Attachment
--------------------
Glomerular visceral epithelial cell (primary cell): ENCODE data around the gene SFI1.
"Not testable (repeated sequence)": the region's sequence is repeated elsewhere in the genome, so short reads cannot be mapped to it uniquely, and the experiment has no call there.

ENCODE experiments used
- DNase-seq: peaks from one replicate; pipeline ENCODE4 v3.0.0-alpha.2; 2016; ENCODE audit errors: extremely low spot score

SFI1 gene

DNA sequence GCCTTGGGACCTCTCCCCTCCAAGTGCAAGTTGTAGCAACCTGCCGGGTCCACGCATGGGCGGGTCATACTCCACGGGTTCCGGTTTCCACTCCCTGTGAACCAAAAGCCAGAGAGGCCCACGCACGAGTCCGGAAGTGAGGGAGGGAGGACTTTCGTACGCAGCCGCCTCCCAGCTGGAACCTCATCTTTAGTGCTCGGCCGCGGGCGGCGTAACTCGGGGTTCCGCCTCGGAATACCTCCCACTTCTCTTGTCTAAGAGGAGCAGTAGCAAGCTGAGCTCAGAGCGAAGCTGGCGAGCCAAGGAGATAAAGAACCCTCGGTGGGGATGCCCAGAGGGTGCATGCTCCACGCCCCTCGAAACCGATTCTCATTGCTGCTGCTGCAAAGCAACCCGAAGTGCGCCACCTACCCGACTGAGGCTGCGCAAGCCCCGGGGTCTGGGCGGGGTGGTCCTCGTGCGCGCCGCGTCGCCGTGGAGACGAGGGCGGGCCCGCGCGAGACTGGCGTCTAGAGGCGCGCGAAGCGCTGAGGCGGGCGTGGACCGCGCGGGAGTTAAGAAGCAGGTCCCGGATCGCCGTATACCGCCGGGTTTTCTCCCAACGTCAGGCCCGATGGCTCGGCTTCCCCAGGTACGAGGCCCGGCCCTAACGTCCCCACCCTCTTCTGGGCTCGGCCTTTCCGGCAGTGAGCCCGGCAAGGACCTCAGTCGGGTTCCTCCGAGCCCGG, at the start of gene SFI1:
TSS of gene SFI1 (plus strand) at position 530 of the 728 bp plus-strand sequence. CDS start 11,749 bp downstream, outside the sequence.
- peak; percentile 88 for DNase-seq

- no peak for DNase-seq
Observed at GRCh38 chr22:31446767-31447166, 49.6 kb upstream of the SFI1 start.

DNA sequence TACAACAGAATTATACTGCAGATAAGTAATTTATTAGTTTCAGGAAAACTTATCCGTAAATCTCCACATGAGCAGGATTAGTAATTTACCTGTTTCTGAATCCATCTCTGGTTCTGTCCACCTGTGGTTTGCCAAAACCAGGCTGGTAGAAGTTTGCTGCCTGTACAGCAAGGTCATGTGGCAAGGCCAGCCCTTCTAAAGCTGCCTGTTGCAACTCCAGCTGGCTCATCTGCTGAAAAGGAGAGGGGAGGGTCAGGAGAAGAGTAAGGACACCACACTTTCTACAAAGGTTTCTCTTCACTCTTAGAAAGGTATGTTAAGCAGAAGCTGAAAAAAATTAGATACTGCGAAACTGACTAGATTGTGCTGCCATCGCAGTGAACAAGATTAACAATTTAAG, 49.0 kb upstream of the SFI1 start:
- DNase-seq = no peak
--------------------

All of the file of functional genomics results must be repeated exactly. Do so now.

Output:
Glomerular visceral epithelial cell (primary cell): ENCODE data around the gene SFI1.
"Not testable (repeated sequence)": the region's sequence is repeated elsewhere in the genome, so short reads cannot be mapped to it uniquely, and the experiment has no call there.

ENCODE experiments used
- DNase-seq: peaks from one replicate; pipeline ENCODE4 v3.0.0-alpha.2; 2016; ENCODE audit errors: extremely low spot score

SFI1 gene

DNA sequence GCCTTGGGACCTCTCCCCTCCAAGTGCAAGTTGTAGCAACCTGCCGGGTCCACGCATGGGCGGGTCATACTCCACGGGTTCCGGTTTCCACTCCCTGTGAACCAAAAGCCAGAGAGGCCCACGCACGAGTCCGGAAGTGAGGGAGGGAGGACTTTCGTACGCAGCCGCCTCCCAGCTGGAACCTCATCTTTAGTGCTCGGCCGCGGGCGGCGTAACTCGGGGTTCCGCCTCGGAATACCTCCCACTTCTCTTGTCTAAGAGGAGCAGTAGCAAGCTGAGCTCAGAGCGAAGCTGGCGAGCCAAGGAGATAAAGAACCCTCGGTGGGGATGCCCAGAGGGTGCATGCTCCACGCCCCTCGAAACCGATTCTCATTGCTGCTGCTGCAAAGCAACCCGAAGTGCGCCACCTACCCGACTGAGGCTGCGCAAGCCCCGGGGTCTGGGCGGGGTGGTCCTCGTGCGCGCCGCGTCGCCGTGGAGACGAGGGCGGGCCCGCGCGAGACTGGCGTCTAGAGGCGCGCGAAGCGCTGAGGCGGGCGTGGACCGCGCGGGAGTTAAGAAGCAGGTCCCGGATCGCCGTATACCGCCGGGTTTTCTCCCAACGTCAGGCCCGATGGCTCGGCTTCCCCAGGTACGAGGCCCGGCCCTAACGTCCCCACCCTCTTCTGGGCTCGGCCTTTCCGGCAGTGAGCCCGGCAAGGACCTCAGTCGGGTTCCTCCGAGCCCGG, at the start of gene SFI1:
TSS of gene SFI1 (plus strand) at position 530 of the 728 bp plus-strand sequence. CDS start 11,749 bp downstream, outside the sequence.
- peak; percentile 88 for DNase-seq

- no peak for DNase-seq
Observed at GRCh38 chr22:31446767-31447166, 49.6 kb upstream of the SFI1 start.

DNA sequence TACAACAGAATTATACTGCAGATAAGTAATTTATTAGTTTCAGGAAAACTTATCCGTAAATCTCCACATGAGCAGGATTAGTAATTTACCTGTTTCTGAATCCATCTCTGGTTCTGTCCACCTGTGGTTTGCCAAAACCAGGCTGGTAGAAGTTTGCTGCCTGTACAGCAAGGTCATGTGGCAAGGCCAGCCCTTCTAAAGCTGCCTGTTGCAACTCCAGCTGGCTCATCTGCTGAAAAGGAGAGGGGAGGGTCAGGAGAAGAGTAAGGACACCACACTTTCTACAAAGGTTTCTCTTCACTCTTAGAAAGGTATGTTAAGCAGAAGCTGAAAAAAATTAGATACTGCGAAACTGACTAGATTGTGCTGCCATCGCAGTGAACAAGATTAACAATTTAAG, 49.0 kb upstream of the SFI1 start:
- DNase-seq = no peak